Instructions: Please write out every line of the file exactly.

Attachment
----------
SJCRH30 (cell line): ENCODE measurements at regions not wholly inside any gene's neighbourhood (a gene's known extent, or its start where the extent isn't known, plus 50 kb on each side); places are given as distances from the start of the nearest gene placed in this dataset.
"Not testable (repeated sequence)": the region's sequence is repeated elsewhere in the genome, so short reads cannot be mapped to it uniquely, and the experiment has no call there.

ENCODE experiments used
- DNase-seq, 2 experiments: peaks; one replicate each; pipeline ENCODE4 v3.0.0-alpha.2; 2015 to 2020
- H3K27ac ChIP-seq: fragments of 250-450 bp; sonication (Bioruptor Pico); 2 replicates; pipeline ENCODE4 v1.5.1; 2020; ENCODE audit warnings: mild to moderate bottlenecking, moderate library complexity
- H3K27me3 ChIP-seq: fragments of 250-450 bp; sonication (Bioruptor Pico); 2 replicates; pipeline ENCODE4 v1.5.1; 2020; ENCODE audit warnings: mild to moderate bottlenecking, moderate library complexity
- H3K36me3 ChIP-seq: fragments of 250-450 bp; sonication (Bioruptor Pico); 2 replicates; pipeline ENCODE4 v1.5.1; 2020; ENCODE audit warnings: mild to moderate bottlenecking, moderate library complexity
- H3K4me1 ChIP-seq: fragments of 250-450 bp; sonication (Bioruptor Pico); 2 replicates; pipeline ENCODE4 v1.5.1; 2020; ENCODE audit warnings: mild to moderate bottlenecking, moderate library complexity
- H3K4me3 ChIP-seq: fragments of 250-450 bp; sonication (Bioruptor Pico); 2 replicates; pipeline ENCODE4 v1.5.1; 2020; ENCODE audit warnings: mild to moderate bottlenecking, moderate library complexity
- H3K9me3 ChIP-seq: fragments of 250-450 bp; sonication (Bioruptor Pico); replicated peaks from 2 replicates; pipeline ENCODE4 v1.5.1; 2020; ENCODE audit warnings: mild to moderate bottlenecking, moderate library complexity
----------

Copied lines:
SJCRH30 (cell line): ENCODE measurements at regions not wholly inside any gene's neighbourhood (a gene's known extent, or its start where the extent isn't known, plus 50 kb on each side); places are given as distances from the start of the nearest gene placed in this dataset.
"Not testable (repeated sequence)": the region's sequence is repeated elsewhere in the genome, so short reads cannot be mapped to it uniquely, and the experiment has no call there.

ENCODE experiments used
- DNase-seq, 2 experiments: peaks; one replicate each; pipeline ENCODE4 v3.0.0-alpha.2; 2015 to 2020
- H3K27ac ChIP-seq: fragments of 250-450 bp; sonication (Bioruptor Pico); 2 replicates; pipeline ENCODE4 v1.5.1; 2020; ENCODE audit warnings: mild to moderate bottlenecking, moderate library complexity
- H3K27me3 ChIP-seq: fragments of 250-450 bp; sonication (Bioruptor Pico); 2 replicates; pipeline ENCODE4 v1.5.1; 2020; ENCODE audit warnings: mild to moderate bottlenecking, moderate library complexity
- H3K36me3 ChIP-seq: fragments of 250-450 bp; sonication (Bioruptor Pico); 2 replicates; pipeline ENCODE4 v1.5.1; 2020; ENCODE audit warnings: mild to moderate bottlenecking, moderate library complexity
- H3K4me1 ChIP-seq: fragments of 250-450 bp; sonication (Bioruptor Pico); 2 replicates; pipeline ENCODE4 v1.5.1; 2020; ENCODE audit warnings: mild to moderate bottlenecking, moderate library complexity
- H3K4me3 ChIP-seq: fragments of 250-450 bp; sonication (Bioruptor Pico); 2 replicates; pipeline ENCODE4 v1.5.1; 2020; ENCODE audit warnings: mild to moderate bottlenecking, moderate library complexity
- H3K9me3 ChIP-seq: fragments of 250-450 bp; sonication (Bioruptor Pico); replicated peaks from 2 replicates; pipeline ENCODE4 v1.5.1; 2020; ENCODE audit warnings: mild to moderate bottlenecking, moderate library complexity